More closures likely at Stanton, says union rep, as N.W.T. health minister responds to nurses' letter
The president of the local chapter of the union representing government workers at Stanton Territorial Hospital anticipates there will be more closures at the hospital.
On Monday, the Northwest Territories' health authority announced the hospital's obstetrics unit will be temporarily shutting down due to staffing challenges. Tina Drew, the president of Local 11 of the Union of Northern Workers, expects others will follow.
"We will have closures of other departments if we don't start recognizing that people need vacation time," Drew said.
"This is why staff are leaving," she said. "This is why obstetrics staff aren't staying."
The N.W.T., like the rest of the country, has been dealing with a nursing shortage during the pandemic. As of the end of June, the nurse vacancy rate in the N.W.T. was 26.3 per cent.
"I understand it's hard to get locum nurses now. But it's going to get harder if people are not going to stay in their jobs," Drew said.
She pointed to a vacation policy restricting how many people are able to take time off at any given time as the reason the obstetrics unit is closing.
Drew said managers at the hospital have been asking staff to give up some of their vacation time so everyone can get some.
"And that's not fair," she said.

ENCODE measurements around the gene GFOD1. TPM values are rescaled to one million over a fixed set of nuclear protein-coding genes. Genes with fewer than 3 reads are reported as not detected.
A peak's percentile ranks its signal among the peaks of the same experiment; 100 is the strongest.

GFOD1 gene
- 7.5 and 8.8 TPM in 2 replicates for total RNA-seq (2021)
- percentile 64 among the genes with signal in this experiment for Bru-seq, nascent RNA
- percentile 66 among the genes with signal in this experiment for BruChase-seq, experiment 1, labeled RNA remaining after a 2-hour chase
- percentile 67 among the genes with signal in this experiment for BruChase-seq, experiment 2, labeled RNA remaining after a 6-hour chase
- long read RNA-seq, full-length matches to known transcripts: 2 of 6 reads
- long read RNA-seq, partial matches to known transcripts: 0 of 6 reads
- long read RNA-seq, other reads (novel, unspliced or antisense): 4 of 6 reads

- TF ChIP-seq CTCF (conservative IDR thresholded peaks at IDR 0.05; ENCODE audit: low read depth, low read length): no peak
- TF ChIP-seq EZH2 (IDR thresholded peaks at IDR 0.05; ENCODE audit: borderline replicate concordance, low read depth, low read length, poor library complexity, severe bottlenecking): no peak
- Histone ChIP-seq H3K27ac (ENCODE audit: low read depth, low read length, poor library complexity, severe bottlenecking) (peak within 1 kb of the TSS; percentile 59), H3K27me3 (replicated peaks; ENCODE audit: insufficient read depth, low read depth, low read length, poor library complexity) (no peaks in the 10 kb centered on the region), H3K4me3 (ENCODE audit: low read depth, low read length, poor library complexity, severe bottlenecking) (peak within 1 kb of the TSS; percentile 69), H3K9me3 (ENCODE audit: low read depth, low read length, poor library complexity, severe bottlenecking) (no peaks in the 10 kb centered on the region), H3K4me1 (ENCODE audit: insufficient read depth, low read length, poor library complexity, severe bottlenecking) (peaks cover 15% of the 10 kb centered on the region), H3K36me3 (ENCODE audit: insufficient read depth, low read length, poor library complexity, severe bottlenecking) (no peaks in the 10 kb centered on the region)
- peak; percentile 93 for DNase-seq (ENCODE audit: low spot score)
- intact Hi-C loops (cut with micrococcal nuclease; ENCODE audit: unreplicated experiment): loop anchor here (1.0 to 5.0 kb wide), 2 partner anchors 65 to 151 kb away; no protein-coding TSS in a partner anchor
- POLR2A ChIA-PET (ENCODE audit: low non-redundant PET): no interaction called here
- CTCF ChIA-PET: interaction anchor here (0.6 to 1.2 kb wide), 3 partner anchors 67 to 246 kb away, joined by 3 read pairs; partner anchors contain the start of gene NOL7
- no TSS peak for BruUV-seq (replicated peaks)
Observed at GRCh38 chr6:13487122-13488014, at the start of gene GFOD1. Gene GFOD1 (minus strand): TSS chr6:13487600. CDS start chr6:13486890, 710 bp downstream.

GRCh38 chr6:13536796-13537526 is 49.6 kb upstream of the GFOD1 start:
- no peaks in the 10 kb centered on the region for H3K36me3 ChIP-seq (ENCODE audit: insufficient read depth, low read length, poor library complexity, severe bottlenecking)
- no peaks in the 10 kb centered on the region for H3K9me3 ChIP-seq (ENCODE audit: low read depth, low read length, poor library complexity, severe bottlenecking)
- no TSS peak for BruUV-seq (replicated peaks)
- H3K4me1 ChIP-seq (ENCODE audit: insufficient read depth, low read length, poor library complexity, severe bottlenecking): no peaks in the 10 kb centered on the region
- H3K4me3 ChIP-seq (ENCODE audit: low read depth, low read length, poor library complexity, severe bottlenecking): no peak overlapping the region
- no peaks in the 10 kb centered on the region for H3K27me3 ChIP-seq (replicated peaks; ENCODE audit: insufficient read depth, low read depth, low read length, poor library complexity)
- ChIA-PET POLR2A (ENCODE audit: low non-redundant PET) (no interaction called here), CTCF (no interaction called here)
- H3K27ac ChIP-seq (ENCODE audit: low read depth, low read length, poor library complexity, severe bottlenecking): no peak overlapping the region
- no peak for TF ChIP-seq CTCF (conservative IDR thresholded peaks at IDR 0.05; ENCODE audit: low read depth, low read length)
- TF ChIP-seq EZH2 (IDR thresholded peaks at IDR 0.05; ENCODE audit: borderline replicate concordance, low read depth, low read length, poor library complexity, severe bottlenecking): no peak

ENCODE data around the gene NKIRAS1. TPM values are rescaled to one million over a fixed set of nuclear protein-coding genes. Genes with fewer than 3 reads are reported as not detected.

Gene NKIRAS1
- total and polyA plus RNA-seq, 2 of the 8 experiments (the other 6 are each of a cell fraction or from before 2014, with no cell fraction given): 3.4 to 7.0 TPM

Health minister responds to nurses' demands
A group of nurses recently sent a letter to MLAs with a list of demands, including more compensation, and a return of personal vacation and sick days. The letter explained how staff are burnt out and have not received the same type of compensation nurses in other jurisdictions have been given during the pandemic.
On Monday, Northwest Territories Health Minister Julie Green wrote back, saying she is looking at ways to ensure the territory remains a competitive place to work as a nurse, but did not offer any specifics as to what the territory can do.
Several nurses CBC News spoke to on the condition of anonymity for fear of reprisals were sceptical, with one suggesting the hospital was at a tipping point. A search of the government of the Northwest Territories' job board finds multiple postings for nursing jobs across several units, including the emergency department, the intensive care unit and obstetrics.
"Your letter reflects the pressure and disproportionate demands that the pandemic has placed on those of you at the frontline of the healthcare system, and the significant impacts you have experienced," Green wrote.
"I also recognize that strains on the NWT nursing workforce existed before the pandemic, and that these have been made worse over the past year and a half."
When it comes to compensation issues, Green said there is no "easy or available mechanism to provide these payments because matters related to compensation are dealt with in the Collective Bargaining Agreement between the GNWT and the Union of Northern Workers."
"We do not have a way to break out a group of employees to provide additional compensation without considering all employees through the bargaining process," she wrote.
She encouraged nurses to complete a survey about recruitment and retention, which would help inform the next steps.